More than 3 million students are either suspended or expelled from schools each year and when they are, a discipline record is generated. While the barriers created by criminal records have begun to receive much-needed attention, the barriers created by school discipline records have been largely overlooked. The Department of Education report that accompanies King’s letter mentions school records only in passing, without taking a firm position. Like criminal records, school discipline records can, and do, jeopardize young people’s chances to succeed. Like criminal records, school records are a scarlet letter.
On April 6, Arizona became the latest state to offer early relief from sex offender registration obligations to young people convicted of consensual sex offenses and sentenced to probation. The law, HB 2539, allows individuals convicted before reaching age 22 of sexual conduct with a minor between the ages of 15 and 17 (so-called “Romeo and Juliet” offenders), to petition the court for relief from registration after completing probation. If a petitioner meets all applicable criteria, the court must grant the petition unless it finds that a “denial is in the best interests of justice or tends to ensure the safety of the public.” Similar laws authorizing early termination from registration for those convicted of youthful consensual offenses are in effect in ten other states, including Florida, Oregon, and Michigan.
Laws requiring young people to register have come under increased scrutiny thanks to recent media coverage of their harsh effects and flimsy justifications — notably an article by Sarah Stillman published last month in the New Yorker (“The List”). Much of the attention to registry of juveniles has been driven by mobilization around the issue by advocacy groups like Reform Sex Offender Laws (RSOL) and the Center on Youth Registration Reform (CYRR). In 2013, Human Rights Watch issued a ground-breaking report on the issue, Raised on the Registry.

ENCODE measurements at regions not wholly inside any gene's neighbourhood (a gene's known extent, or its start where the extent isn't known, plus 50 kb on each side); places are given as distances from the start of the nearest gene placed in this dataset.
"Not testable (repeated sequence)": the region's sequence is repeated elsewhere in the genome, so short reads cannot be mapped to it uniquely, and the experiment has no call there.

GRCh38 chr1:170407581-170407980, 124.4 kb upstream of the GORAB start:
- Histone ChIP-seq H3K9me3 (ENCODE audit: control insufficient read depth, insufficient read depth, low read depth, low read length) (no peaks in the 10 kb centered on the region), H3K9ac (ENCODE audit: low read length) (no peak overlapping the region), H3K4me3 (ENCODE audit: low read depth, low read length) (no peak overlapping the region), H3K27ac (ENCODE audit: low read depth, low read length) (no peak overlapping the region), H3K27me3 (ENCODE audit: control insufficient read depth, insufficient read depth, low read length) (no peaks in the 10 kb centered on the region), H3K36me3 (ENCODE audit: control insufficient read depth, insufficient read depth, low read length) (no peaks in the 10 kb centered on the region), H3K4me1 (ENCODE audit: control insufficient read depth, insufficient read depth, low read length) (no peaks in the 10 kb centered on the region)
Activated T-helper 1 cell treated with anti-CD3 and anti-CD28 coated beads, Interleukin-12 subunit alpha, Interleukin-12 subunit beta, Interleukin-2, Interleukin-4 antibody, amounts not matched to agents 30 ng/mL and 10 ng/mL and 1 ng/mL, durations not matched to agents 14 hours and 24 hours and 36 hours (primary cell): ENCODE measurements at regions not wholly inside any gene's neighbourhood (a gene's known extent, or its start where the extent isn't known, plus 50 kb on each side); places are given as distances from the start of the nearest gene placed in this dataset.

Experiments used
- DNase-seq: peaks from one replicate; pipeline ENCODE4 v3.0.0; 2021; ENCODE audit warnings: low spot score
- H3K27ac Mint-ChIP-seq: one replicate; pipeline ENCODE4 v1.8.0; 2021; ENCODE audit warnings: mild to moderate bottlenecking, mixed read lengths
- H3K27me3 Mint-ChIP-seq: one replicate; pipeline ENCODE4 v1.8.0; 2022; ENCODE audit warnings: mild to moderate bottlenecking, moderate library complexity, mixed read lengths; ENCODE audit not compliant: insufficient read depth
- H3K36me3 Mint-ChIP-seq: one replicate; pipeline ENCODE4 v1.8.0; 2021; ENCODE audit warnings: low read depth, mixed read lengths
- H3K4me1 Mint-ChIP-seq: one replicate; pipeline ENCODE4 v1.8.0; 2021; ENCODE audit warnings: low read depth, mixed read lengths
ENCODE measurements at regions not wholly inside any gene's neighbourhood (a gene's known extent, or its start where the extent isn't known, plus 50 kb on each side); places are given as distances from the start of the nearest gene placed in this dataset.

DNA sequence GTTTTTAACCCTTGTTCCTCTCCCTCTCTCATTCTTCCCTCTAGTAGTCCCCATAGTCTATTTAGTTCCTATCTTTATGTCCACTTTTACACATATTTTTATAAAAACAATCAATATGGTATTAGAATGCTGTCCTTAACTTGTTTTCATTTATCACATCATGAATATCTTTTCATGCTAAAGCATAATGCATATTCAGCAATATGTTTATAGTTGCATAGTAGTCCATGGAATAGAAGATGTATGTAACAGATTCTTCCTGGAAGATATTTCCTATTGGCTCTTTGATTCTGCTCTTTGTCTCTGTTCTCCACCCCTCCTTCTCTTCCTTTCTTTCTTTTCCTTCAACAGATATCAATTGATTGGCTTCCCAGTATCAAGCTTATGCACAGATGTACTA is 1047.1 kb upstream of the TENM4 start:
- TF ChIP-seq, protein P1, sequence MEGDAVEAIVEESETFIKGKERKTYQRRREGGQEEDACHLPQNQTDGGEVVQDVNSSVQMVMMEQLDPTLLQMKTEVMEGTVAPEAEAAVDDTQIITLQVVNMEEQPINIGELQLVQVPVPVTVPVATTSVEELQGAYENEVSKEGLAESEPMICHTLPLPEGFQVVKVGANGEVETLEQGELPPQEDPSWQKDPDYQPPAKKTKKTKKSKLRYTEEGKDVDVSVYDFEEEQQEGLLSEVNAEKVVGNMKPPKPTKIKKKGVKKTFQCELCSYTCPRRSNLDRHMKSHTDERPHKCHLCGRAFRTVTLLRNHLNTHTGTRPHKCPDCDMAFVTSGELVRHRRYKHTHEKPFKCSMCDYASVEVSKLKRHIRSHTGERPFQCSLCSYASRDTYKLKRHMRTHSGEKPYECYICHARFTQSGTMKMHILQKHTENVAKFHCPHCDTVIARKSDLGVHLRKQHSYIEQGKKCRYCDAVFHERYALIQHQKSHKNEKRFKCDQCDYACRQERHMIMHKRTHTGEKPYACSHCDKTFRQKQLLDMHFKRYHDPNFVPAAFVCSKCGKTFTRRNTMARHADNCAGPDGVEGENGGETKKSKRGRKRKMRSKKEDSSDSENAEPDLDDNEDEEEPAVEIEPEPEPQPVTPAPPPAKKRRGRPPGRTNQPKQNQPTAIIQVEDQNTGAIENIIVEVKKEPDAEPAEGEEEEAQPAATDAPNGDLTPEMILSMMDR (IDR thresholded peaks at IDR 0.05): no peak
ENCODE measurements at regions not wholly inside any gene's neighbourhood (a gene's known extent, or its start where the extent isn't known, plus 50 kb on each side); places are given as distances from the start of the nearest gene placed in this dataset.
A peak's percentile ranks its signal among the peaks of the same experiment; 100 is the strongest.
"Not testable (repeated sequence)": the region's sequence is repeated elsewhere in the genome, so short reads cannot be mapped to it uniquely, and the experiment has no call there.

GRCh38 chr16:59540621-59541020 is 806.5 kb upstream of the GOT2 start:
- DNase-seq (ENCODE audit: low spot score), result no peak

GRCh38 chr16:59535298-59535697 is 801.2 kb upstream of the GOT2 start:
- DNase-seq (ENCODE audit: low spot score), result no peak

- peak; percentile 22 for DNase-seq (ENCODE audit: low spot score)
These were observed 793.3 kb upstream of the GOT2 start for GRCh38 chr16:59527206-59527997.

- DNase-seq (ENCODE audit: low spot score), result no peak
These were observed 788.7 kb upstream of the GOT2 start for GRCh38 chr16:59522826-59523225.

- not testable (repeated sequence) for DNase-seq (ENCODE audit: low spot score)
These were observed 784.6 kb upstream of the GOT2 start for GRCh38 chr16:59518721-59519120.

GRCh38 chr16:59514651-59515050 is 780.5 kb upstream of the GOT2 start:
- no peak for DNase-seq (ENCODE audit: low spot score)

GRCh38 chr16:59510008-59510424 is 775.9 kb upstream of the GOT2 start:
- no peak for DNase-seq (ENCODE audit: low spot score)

1.5 million children are arrested each year. At some point in each of these children’s lives, the record of their arrest or court involvement will impose barriers to education and employment. At least two-thirds of post-secondary institutions conduct background checks of prospective students. More than 90% of employers conduct background checks. And, many licensed occupations and professions require FBI background checks. Yet, the reality is, these background checks are often incomplete or inaccurate and they are always stigmatizing.
The justice system has long recognized that children are different from adults, and historically the public had little or no access to the records of juvenile adjudications. That is no longer the case. The effect of juvenile records now punish kids well into adulthood.
Juvenile Law Center’s recent policy paper, Future Interrupted, urges that children must be free to grow up unfettered by their childhood mistakes—to have their court involvement remain in the past so they can move forward with their lives. This paper explores how various background check systems disseminate juvenile record information, using real-life stories from youth to illustrate the devastating effects of record retention and dissemination.